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Mack Taylor

From: South Carolina

=Project #1655=
=W.W. Dixon,=
=Winnsboro, S.C.=



Mack Taylor lives six miles southeast of Ridgeway, S.C., on his farm of
ninety-seven acres. The house, in which he resides, is a frame house
containing six rooms, all on one floor. His son, Charley, lives with
him. Charley is married and has a small family.

"Howdy do sir! I sees you a good deal goin' backwards and forwards to
Columbia. I has to set way back in de bus and you sets up to de front. I
can't ketch you to speak to you, as you is out and gone befo' I can lay
hold of you. But, as Brer Fox 'lowed to Brer Rabbit, when he ketched him
wid a tar baby at a spring, 'I is got you now.'

"I's been wantin' to ask you 'bout dis old age pension. I's been to
Winnsboro to see 'bout it. Some nice white ladies took my name and ask
me some questions, but dat seem to be de last of it. Reckon I gwine to
get anything?

"Well, I's been here mighty nigh a hundred years, and just 'cause I
pinched and saved and didn't throw my money away on liquor, or put it
into de palms of every Jezabel hussy dat slant her eye at me, ain't no
valuable reason why them dat did dat way and 'joyed deirselves can get
de pension and me can't get de pension. 'Tain't fair! No, sir. If I had
a knowed way back yonder, fifty years ago, what I knows now, I might of
gallavanted 'round a little more wid de shemales than I did. What you
think 'bout it?

"You say I's forgittin' dat religion must be thought about? Well, I can
read de Bible a little bit. Don't it say: 'What you sow you sure to
reap?' Yes, sir. Us niggers was fetched here 'ginst our taste. Us fell
de forests for corn, wheat, oats, and cotton; drained de swamps for
rice; built de dirt roads and de railroads; and us old ones is got a
fair right to our part of de pension.

"My marster, in slavery times, lived on de Wateree River. He had a large
plantation and, I heard them say, four hundred slaves. He was a hard
marster and had me whipped as many times as I got fingers and toes. I
started workin' in de field when I was a boy fifteen years old. De work
I done was choppin' de grass out of de cotton and pickin' de cotton.
What's become of them old army worms dat had horns, dat us chillun was
so scared of while pickin' cotton? I never see them dese days but I'd
rather have them than dis boll weevil I's pestered wid.

"My marster's name was Tom Clark. My mistress was a gentle lady, but
field niggers never got to speak to her. All I can say is dat de house
slaves say she was mighty good to them. I saw de chillun of de white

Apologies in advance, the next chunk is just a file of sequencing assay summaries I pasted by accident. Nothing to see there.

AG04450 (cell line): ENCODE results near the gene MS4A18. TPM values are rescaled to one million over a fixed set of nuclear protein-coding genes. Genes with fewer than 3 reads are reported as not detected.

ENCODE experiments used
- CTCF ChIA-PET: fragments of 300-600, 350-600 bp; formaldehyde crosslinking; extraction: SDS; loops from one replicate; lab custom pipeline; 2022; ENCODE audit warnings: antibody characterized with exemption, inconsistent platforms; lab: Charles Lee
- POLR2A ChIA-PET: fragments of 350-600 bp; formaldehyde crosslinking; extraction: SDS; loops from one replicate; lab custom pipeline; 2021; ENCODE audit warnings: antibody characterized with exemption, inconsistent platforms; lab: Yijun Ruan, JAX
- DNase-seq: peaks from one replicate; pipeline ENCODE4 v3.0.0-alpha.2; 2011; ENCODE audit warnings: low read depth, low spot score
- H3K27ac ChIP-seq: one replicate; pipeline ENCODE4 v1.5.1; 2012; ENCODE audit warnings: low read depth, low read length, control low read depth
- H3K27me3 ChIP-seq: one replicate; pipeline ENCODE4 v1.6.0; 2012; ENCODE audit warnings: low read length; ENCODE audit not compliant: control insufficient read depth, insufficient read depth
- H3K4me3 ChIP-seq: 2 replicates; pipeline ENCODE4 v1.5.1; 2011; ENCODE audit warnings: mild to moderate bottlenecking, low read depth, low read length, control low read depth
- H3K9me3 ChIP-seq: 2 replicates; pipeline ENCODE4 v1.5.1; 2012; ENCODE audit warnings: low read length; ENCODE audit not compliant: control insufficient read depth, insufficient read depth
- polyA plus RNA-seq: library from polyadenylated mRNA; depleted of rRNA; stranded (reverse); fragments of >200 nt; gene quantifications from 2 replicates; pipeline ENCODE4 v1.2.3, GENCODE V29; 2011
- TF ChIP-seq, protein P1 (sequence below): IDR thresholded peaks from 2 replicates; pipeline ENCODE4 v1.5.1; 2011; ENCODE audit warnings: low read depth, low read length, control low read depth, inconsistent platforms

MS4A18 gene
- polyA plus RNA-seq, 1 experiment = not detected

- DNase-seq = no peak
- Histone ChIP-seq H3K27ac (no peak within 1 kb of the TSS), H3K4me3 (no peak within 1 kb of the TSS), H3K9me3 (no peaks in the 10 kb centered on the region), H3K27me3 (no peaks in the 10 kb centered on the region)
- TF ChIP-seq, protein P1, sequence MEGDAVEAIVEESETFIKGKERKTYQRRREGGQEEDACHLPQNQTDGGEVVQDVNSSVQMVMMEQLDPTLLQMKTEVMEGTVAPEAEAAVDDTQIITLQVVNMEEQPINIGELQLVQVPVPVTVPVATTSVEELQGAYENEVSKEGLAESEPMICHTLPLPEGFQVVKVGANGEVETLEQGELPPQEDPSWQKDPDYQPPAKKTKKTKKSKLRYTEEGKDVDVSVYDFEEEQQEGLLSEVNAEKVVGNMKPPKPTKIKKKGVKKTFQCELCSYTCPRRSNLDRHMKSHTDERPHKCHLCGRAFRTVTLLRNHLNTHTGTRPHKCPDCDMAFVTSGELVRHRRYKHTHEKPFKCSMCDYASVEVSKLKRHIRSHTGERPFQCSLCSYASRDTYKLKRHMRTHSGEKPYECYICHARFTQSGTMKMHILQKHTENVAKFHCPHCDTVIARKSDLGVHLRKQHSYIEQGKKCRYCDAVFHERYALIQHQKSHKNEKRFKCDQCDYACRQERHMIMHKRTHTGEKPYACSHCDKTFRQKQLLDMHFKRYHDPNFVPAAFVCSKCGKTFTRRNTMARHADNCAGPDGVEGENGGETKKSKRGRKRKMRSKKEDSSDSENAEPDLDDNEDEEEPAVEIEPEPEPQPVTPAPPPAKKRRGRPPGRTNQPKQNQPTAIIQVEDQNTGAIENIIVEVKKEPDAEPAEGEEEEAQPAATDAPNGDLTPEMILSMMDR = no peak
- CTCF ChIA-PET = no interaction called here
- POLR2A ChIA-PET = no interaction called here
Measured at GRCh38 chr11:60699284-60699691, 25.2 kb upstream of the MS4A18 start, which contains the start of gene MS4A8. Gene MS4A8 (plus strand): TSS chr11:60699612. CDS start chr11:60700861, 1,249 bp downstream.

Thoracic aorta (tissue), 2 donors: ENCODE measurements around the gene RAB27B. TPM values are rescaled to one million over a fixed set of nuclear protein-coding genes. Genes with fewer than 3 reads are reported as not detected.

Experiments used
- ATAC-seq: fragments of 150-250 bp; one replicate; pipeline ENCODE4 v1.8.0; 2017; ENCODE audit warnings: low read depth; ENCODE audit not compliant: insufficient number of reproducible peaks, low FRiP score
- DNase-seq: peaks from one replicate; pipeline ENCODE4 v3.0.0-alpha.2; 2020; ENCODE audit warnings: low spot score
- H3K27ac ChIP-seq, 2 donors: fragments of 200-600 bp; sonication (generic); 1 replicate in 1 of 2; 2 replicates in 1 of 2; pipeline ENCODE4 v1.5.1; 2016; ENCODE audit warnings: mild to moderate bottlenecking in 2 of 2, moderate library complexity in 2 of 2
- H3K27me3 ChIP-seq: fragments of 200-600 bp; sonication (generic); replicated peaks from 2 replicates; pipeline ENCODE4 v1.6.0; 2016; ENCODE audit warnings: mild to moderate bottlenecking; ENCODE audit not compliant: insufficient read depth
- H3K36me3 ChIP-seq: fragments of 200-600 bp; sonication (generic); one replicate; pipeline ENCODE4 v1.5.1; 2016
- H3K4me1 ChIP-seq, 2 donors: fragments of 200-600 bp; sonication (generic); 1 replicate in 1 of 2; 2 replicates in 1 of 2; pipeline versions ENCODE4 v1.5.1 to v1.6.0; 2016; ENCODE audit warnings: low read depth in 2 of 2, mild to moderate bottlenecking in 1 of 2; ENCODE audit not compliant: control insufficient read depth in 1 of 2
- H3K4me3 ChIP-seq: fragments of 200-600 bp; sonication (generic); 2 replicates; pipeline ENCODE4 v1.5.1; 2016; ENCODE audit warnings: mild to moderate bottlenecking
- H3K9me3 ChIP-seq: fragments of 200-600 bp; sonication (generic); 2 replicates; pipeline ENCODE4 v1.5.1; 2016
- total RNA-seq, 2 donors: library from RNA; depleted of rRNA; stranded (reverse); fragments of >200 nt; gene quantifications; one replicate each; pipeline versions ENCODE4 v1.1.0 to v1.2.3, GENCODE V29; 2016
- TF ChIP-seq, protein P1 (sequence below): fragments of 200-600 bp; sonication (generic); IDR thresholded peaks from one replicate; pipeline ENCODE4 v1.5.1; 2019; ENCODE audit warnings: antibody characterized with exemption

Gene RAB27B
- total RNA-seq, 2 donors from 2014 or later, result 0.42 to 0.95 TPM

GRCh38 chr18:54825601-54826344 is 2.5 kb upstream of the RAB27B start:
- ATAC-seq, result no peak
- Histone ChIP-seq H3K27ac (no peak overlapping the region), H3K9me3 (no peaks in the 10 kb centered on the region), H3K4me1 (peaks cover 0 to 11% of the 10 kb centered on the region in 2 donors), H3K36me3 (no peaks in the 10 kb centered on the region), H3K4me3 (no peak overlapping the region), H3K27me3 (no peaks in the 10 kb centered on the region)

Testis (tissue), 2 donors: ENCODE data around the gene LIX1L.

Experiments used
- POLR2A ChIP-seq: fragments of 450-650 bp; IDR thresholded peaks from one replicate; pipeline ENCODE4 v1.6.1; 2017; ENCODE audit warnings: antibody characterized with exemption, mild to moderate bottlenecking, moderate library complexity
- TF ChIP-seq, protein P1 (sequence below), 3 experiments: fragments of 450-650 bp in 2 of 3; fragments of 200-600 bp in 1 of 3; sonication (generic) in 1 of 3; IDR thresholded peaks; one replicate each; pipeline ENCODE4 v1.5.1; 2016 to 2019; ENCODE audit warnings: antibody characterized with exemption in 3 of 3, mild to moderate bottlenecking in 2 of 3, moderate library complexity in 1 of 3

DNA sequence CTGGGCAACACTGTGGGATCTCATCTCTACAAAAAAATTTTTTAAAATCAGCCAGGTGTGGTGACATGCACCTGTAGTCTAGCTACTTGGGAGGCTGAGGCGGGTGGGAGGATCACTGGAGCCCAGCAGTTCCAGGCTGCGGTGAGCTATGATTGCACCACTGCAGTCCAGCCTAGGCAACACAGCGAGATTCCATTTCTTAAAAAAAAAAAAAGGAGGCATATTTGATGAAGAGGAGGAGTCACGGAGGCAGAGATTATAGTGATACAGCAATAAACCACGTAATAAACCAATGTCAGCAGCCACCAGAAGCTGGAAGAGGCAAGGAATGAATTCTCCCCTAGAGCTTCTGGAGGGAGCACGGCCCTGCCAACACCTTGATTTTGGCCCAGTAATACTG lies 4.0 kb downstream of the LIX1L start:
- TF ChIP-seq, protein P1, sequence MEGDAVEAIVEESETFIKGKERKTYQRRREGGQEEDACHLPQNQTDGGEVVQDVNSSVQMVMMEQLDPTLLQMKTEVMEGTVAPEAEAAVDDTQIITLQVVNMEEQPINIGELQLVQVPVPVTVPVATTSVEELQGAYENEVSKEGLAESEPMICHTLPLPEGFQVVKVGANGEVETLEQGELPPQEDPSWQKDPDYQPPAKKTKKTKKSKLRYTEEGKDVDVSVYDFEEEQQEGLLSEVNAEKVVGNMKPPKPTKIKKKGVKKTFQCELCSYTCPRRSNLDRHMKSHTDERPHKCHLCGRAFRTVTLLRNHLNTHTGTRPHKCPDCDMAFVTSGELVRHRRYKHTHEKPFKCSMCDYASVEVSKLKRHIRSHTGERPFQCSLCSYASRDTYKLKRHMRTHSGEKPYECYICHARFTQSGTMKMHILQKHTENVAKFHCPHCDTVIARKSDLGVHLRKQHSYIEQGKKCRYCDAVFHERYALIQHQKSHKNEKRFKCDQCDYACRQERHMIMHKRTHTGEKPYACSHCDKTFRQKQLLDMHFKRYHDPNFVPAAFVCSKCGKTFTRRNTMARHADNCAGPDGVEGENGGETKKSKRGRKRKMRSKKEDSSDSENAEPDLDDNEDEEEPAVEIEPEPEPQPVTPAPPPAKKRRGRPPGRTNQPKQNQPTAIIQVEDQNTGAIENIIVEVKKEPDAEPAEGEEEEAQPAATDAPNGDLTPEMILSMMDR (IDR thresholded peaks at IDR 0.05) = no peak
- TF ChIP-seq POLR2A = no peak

folks often and was glad they would play wid us colored chillun. What
deir names? Dere was Marse Alley, Marse Ovid, Marse Hilliard, and Miss

"Old marster got kilt in de last year of de war, and Miss Margaret, dat
was our Mistress, run de place wid overseers dat would thrash you for
all sorts of things. If they ketch you leanin' on your hoe handle,
they'd beat you; step out of your task a minute or speak to a girl,
they'd beat you. Oh, it was hell when de overseers was around and de
mistress nor none of de young marsters was dere to protect you. Us was
fed good, but not clothed so good in de winter time.

"My pappy didn't b'long to de Clarks at de commencement of de war. Old
marster done sold him, 'way from us, to Col. Tom Taylor in Columbia.
After de war, he run a shoe repair shop in Columbia many years befo' he
died. His name was Douglas Taylor and dat is de reason I took de name,
Mack Taylor, when I give in my name to de Freedman's Bureau, and I's
stuck to it ever since.

"I members de Yankees. Not many of them come to Miss Margaret's place.
Them dat did, took pity on her and did nothing but eat, feed deir
horses, and gallop away.

"Us was never pestered by de Ku Klux, but I was given a warnin' once, to
watch my step and vote right. I watched my step and didn't vote a-tall,
dat year.

"Mr. Franklin J. Moses was runnin' for governor. Colored preachers was
preachin' dat he was de Moses to lead de Negroes out of de wilderness of
corn bread and fat grease into de land of white bread and New Orleans
molasses. De preachers sure got up de excitement 'mongst de colored
women folks. They 'vised them to have nothin' to do wid deir husbands if
they didn't go to de 'lection box and vote for Moses. I didn't go, and
my wife wouldn't sleep wid me for six months. I had no chillun by her.
She died in 1874. After Nancy die, I marry Belle Dawkins. De chillun us
had was George, Charley, Maggie and Tommy. Then Belle died, and I
married Hannah Cunningham. Us had no chillun. After she died, I marry a
widow, Fannie Goings, and us had no chillun.

"My son, George, is in Washington. My daughter, Maggie, is dead. Tommy
was in Ohio de last I heard from him. I is livin' wid my son, Charley,
on my farm. My grandson, Mack, is a grown boy and de main staff I lean
on as I climb up to de hundred mile post of age.

"I b'longs to de Rehovah Baptist Church. I have laid away four wives in
deir graves. I have no notion of marryin' any more. Goodness and mercy
have followed me all de days of my life, and I will soon take up dis old
body and dwell in de house of de Lord forevermore."

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